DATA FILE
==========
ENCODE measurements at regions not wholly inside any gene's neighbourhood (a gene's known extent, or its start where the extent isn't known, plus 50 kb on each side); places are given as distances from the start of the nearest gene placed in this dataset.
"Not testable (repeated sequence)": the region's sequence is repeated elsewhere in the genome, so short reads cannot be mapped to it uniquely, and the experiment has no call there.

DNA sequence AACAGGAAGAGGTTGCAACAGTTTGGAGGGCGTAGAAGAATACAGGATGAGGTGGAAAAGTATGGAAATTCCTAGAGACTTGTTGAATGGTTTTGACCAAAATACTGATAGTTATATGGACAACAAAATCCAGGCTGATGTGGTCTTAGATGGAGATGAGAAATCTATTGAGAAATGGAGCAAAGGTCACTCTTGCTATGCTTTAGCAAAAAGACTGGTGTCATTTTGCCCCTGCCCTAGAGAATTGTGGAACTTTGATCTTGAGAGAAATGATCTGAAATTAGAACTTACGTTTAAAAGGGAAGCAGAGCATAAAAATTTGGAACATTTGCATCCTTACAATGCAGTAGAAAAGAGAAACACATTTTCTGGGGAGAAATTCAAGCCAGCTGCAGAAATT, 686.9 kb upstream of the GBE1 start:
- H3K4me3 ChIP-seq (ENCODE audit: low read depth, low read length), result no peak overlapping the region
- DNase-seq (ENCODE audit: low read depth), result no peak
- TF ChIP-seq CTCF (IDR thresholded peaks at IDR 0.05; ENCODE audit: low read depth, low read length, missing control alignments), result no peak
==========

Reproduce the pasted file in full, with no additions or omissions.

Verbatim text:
ENCODE measurements at regions not wholly inside any gene's neighbourhood (a gene's known extent, or its start where the extent isn't known, plus 50 kb on each side); places are given as distances from the start of the nearest gene placed in this dataset.
"Not testable (repeated sequence)": the region's sequence is repeated elsewhere in the genome, so short reads cannot be mapped to it uniquely, and the experiment has no call there.

DNA sequence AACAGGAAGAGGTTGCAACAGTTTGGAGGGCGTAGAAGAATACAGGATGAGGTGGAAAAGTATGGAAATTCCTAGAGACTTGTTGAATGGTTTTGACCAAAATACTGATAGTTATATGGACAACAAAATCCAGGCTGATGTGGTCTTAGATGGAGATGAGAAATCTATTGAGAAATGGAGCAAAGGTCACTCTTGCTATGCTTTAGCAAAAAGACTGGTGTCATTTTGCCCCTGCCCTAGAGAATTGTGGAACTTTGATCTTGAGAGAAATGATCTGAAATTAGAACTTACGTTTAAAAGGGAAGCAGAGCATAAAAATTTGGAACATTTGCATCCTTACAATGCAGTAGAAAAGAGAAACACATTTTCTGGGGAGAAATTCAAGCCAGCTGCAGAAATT, 686.9 kb upstream of the GBE1 start:
- H3K4me3 ChIP-seq (ENCODE audit: low read depth, low read length), result no peak overlapping the region
- DNase-seq (ENCODE audit: low read depth), result no peak
- TF ChIP-seq CTCF (IDR thresholded peaks at IDR 0.05; ENCODE audit: low read depth, low read length, missing control alignments), result no peak